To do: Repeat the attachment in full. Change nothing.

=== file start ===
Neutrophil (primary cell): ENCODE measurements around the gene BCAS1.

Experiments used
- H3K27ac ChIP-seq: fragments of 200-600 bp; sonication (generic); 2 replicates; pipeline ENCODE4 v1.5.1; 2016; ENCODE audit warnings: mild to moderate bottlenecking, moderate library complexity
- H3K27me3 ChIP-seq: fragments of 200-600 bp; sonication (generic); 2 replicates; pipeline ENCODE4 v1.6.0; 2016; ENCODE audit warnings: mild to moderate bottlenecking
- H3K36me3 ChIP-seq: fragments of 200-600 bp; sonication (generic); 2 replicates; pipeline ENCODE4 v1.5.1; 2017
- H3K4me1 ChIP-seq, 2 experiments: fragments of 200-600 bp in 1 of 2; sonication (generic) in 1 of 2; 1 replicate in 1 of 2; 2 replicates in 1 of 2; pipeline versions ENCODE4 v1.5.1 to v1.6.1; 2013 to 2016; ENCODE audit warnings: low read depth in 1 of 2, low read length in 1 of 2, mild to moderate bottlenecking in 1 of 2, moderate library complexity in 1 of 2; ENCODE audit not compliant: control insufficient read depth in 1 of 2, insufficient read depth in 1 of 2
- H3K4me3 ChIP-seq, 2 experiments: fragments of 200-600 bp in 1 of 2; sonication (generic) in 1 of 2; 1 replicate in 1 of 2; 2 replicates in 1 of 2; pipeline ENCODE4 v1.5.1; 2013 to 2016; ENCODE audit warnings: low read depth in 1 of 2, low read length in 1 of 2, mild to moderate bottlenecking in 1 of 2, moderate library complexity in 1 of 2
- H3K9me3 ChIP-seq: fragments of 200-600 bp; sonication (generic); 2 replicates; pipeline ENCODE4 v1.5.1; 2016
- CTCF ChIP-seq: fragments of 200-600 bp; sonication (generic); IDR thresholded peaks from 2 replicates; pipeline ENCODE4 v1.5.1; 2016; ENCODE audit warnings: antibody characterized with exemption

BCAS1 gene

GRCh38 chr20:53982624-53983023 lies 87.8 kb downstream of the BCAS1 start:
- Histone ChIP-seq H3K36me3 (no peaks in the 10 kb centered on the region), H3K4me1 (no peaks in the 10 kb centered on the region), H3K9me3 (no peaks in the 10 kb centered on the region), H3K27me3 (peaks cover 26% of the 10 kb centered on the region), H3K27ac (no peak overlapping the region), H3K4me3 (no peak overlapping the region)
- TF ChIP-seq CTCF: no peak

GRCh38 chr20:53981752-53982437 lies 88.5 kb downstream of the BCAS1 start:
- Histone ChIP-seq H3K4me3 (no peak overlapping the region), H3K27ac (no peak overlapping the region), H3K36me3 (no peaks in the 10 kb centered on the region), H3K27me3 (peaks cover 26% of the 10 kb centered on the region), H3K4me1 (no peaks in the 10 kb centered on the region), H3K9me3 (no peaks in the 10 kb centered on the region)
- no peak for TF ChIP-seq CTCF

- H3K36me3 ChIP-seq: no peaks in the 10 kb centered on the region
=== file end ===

Neutrophil (primary cell): ENCODE measurements around the gene BCAS1.

Experiments used
- H3K27ac ChIP-seq: fragments of 200-600 bp; sonication (generic); 2 replicates; pipeline ENCODE4 v1.5.1; 2016; ENCODE audit warnings: mild to moderate bottlenecking, moderate library complexity
- H3K27me3 ChIP-seq: fragments of 200-600 bp; sonication (generic); 2 replicates; pipeline ENCODE4 v1.6.0; 2016; ENCODE audit warnings: mild to moderate bottlenecking
- H3K36me3 ChIP-seq: fragments of 200-600 bp; sonication (generic); 2 replicates; pipeline ENCODE4 v1.5.1; 2017
- H3K4me1 ChIP-seq, 2 experiments: fragments of 200-600 bp in 1 of 2; sonication (generic) in 1 of 2; 1 replicate in 1 of 2; 2 replicates in 1 of 2; pipeline versions ENCODE4 v1.5.1 to v1.6.1; 2013 to 2016; ENCODE audit warnings: low read depth in 1 of 2, low read length in 1 of 2, mild to moderate bottlenecking in 1 of 2, moderate library complexity in 1 of 2; ENCODE audit not compliant: control insufficient read depth in 1 of 2, insufficient read depth in 1 of 2
- H3K4me3 ChIP-seq, 2 experiments: fragments of 200-600 bp in 1 of 2; sonication (generic) in 1 of 2; 1 replicate in 1 of 2; 2 replicates in 1 of 2; pipeline ENCODE4 v1.5.1; 2013 to 2016; ENCODE audit warnings: low read depth in 1 of 2, low read length in 1 of 2, mild to moderate bottlenecking in 1 of 2, moderate library complexity in 1 of 2
- H3K9me3 ChIP-seq: fragments of 200-600 bp; sonication (generic); 2 replicates; pipeline ENCODE4 v1.5.1; 2016
- CTCF ChIP-seq: fragments of 200-600 bp; sonication (generic); IDR thresholded peaks from 2 replicates; pipeline ENCODE4 v1.5.1; 2016; ENCODE audit warnings: antibody characterized with exemption

BCAS1 gene

GRCh38 chr20:53982624-53983023 lies 87.8 kb downstream of the BCAS1 start:
- Histone ChIP-seq H3K36me3 (no peaks in the 10 kb centered on the region), H3K4me1 (no peaks in the 10 kb centered on the region), H3K9me3 (no peaks in the 10 kb centered on the region), H3K27me3 (peaks cover 26% of the 10 kb centered on the region), H3K27ac (no peak overlapping the region), H3K4me3 (no peak overlapping the region)
- TF ChIP-seq CTCF: no peak

GRCh38 chr20:53981752-53982437 lies 88.5 kb downstream of the BCAS1 start:
- Histone ChIP-seq H3K4me3 (no peak overlapping the region), H3K27ac (no peak overlapping the region), H3K36me3 (no peaks in the 10 kb centered on the region), H3K27me3 (peaks cover 26% of the 10 kb centered on the region), H3K4me1 (no peaks in the 10 kb centered on the region), H3K9me3 (no peaks in the 10 kb centered on the region)
- no peak for TF ChIP-seq CTCF

- H3K36me3 ChIP-seq: no peaks in the 10 kb centered on the region